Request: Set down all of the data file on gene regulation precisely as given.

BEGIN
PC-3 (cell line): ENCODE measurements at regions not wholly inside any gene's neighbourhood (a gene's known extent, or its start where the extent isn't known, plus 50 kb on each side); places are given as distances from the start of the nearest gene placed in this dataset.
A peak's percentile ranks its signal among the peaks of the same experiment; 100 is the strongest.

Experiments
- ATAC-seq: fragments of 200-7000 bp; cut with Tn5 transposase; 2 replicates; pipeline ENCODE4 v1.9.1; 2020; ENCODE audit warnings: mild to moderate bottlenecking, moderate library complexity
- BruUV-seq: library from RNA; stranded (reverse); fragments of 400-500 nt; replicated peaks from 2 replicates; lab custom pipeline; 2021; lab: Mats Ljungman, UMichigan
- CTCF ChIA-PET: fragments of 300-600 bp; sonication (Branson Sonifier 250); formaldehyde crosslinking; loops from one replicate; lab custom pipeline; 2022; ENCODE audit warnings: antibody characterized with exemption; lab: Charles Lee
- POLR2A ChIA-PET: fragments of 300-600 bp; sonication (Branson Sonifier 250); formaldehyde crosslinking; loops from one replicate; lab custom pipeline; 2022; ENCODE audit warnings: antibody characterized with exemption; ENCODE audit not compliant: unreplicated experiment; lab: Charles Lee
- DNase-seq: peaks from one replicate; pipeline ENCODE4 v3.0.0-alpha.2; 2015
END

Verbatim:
PC-3 (cell line): ENCODE measurements at regions not wholly inside any gene's neighbourhood (a gene's known extent, or its start where the extent isn't known, plus 50 kb on each side); places are given as distances from the start of the nearest gene placed in this dataset.
A peak's percentile ranks its signal among the peaks of the same experiment; 100 is the strongest.

Experiments
- ATAC-seq: fragments of 200-7000 bp; cut with Tn5 transposase; 2 replicates; pipeline ENCODE4 v1.9.1; 2020; ENCODE audit warnings: mild to moderate bottlenecking, moderate library complexity
- BruUV-seq: library from RNA; stranded (reverse); fragments of 400-500 nt; replicated peaks from 2 replicates; lab custom pipeline; 2021; lab: Mats Ljungman, UMichigan
- CTCF ChIA-PET: fragments of 300-600 bp; sonication (Branson Sonifier 250); formaldehyde crosslinking; loops from one replicate; lab custom pipeline; 2022; ENCODE audit warnings: antibody characterized with exemption; lab: Charles Lee
- POLR2A ChIA-PET: fragments of 300-600 bp; sonication (Branson Sonifier 250); formaldehyde crosslinking; loops from one replicate; lab custom pipeline; 2022; ENCODE audit warnings: antibody characterized with exemption; ENCODE audit not compliant: unreplicated experiment; lab: Charles Lee
- DNase-seq: peaks from one replicate; pipeline ENCODE4 v3.0.0-alpha.2; 2015